By law, young people with learning disabilities or autism detained in mental health hospitals must have treatment that is necessary, appropriate and available.
But the inquiry, launched in January, heard evidence of "a significant increase in distress and a worsening of symptoms for those detained, particularly where segregation and restraint have been used".
"We are concerned that a very broad approach has been taken to the 'appropriate medical treatment' requirement... and the approach appears to be that the most basic provision of care satisfies this test," the committee says.
"We consider the human rights of many of those with a learning disability and/or autism are being breached in mental health hospitals."
One young man told the inquiry: "I did not know what was happening.
"Looking back at it now, it does not feel real. It feels like some sort of nightmare.
"It was not a safe place. It was not a treatment room. I got no assessment or treatment done.
"There was no care. I was just put in this room and I lay there and went to sleep."
Another had his arm broken in a restraint, according to his mother. "His arm was wrenched up behind his back until the bone snapped. He was not then taken to accident and emergency for 24 hours even though his arm was completely swollen," she said.
Another mother said her son had been kept in isolation for up to nine hours at a time.
"The rule was that he could not leave until he was quiet," she told the inquiry.
"With his anxiety and sensory presentation, there was no way this was possible.
"He started to bang his head against the wall and would bite the wood in the doorframe out of desperation."
Too often, families are excluded from decision-making and when they try to intervene are viewed as hostile and a problem, which is unacceptable, the report says.
Families must be recognised as "human-rights defenders", it says.
The committee says it has "lost confidence that the system is doing what it says doing", while the regulator, which should be a "bulwark" against abuses, is failing and in urgent need of reform.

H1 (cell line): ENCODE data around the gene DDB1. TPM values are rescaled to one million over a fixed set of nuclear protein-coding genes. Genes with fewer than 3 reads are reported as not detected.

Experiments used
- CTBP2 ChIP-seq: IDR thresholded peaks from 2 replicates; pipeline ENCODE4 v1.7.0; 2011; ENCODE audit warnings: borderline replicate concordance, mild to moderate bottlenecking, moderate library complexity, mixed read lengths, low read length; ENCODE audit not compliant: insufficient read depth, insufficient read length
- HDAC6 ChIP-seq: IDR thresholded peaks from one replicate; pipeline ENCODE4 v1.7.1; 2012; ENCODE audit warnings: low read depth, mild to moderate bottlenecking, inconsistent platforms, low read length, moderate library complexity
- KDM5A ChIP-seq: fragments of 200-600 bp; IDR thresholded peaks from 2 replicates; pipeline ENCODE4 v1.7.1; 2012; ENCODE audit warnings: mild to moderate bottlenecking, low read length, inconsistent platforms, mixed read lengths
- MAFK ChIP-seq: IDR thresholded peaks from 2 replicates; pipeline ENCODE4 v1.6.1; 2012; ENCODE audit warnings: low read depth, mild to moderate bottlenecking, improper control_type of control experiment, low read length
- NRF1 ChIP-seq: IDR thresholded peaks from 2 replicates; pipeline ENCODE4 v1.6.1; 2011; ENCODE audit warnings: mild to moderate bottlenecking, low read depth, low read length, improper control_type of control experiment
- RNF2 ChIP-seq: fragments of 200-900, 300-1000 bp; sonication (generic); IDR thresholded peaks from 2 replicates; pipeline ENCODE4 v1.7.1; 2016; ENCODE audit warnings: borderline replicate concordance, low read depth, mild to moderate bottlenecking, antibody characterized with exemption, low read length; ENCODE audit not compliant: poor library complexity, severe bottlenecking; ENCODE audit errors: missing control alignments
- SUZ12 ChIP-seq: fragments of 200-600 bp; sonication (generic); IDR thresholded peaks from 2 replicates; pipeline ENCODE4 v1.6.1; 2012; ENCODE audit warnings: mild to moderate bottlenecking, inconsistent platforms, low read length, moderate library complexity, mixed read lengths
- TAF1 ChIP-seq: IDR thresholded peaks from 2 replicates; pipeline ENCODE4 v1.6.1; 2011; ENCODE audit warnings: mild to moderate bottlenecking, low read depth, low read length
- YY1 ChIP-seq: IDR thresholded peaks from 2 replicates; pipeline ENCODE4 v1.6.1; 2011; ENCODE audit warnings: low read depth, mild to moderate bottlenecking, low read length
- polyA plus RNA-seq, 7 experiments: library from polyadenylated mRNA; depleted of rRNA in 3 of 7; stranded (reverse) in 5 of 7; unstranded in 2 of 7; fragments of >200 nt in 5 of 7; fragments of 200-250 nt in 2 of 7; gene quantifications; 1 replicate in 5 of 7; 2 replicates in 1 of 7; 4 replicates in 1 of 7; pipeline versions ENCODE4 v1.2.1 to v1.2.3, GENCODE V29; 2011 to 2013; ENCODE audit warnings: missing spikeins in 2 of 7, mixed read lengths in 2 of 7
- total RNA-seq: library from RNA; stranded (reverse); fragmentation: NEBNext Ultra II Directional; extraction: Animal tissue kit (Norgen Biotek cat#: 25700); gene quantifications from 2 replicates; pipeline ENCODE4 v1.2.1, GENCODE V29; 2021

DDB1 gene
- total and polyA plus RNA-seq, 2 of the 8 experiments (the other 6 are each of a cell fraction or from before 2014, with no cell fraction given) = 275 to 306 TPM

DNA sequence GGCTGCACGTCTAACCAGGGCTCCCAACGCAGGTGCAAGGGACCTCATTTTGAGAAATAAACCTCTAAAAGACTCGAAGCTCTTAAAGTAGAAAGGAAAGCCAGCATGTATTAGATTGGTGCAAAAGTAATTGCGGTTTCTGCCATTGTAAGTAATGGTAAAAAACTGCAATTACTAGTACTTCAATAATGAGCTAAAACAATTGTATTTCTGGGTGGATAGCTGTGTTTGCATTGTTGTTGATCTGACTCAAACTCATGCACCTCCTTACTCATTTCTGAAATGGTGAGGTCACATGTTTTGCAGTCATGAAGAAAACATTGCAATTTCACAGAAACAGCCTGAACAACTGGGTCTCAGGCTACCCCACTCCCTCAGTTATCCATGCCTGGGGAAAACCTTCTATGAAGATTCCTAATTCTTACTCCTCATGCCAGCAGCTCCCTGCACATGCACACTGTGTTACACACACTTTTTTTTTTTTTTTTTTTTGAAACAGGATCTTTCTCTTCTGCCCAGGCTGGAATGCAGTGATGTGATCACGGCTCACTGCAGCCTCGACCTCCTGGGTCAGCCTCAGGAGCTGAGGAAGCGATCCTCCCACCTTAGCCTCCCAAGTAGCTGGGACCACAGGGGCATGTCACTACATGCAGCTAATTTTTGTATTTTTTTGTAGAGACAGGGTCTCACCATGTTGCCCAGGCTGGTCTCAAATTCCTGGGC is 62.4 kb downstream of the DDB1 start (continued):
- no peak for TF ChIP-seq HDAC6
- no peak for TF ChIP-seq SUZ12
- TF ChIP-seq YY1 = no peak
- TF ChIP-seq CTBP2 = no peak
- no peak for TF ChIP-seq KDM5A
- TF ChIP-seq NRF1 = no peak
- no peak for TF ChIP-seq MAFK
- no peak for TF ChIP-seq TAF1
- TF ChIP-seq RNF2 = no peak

The MPs and peers also say they have no confidence government targets to reduce the number of people with learning disabilities or autism in mental-health hospitals will be met.
a special No 10 unit to safeguard the human rights of young people with learning disabilities and autism
an overhaul of inspections, to include covert surveillance and unannounced visits at night and weekends
only individuals who will benefit from treatment are detained in mental hospital
families are fully involved in decisions
"This inquiry has shown with stark clarity the urgent change that is needed and we've set out simple proposals for exactly that," Ms Harman said.
"They must be driven forward urgently."
Ian Trenholm, chief executive of the Care Quality Commission, which regulates health and social care services in England, said many of the report's recommendations relating to the watchdog were already under way, "although we are clear there is much still to be done".
Mr Trenholm said an independent review of the CQC's regulation of mental health hospitals had been commissioned and the findings would be used to strengthen this work.
"We know we need to improve how we regulate mental health, learning disability and/or autism services so we can get better at spotting poor care and at using the information people give us," he said.
"We are working hard to improve and we want to involve people, families, carers and stakeholder organisations to ensure we get it right."